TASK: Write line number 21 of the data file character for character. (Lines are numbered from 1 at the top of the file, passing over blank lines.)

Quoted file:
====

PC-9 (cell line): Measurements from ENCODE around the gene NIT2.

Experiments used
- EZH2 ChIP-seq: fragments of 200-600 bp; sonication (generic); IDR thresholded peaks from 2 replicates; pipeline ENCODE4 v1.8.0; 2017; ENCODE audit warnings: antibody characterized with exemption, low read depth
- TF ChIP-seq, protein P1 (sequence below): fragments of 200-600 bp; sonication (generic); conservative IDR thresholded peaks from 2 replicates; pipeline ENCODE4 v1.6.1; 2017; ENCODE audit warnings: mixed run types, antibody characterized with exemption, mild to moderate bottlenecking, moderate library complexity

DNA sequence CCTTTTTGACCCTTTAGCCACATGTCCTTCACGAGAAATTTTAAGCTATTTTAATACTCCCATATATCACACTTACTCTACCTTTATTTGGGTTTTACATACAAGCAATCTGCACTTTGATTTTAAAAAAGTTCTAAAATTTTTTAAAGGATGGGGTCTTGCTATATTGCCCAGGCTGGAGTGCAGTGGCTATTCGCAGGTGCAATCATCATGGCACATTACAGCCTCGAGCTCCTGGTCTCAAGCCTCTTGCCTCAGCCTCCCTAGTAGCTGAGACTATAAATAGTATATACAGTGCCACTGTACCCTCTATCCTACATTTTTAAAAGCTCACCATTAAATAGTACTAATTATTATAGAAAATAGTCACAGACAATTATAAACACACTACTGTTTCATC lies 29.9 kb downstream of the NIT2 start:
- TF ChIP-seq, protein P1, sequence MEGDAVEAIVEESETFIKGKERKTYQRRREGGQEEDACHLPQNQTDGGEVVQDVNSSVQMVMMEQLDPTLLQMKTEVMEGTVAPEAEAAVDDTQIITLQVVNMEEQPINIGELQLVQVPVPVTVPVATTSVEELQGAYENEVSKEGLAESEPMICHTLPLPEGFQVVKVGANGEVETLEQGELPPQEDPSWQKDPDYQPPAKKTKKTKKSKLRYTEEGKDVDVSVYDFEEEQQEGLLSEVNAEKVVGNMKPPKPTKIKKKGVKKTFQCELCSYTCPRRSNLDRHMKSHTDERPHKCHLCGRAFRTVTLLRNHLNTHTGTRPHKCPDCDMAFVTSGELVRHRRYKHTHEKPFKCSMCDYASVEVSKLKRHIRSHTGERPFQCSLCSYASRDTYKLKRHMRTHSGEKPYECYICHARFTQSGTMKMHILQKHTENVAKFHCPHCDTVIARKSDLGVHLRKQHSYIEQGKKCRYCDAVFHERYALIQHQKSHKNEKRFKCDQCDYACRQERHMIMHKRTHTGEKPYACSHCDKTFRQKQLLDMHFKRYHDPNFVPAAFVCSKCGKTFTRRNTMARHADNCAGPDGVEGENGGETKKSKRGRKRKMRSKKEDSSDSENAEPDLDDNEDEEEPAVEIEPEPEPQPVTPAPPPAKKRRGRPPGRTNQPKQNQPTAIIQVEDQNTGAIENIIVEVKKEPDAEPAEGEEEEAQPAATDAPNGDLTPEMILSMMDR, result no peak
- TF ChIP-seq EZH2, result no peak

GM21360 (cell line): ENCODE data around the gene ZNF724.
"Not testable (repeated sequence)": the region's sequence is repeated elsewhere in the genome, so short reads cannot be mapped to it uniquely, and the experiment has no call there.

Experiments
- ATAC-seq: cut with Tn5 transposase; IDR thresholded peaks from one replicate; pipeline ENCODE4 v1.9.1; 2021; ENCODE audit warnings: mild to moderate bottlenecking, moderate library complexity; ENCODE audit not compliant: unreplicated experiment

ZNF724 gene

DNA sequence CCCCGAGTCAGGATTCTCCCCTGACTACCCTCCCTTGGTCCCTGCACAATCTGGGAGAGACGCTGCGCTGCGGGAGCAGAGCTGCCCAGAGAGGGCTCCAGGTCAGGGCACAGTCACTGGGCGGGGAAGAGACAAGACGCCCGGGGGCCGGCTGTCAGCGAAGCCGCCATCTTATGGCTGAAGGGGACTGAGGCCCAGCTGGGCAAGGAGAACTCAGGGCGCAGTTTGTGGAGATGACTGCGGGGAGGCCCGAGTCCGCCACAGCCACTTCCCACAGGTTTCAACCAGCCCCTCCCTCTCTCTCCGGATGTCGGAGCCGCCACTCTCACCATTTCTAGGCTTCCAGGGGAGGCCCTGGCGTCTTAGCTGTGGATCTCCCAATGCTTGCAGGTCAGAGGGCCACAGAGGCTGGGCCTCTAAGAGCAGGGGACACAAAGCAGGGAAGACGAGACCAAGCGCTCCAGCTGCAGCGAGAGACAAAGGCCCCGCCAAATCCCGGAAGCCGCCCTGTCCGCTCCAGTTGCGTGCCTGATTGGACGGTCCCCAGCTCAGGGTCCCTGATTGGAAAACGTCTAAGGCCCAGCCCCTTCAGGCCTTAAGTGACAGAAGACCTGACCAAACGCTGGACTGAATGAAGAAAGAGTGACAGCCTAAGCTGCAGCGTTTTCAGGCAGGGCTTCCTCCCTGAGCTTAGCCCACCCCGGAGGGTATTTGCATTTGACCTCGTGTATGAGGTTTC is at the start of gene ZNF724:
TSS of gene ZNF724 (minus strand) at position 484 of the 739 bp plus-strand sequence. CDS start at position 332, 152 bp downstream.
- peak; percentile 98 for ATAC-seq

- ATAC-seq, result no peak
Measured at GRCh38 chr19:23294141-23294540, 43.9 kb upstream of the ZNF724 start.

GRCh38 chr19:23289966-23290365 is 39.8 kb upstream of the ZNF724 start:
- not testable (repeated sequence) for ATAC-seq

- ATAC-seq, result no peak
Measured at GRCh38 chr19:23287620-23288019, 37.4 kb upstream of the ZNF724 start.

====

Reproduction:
Measured at GRCh38 chr19:23287620-23288019, 37.4 kb upstream of the ZNF724 start.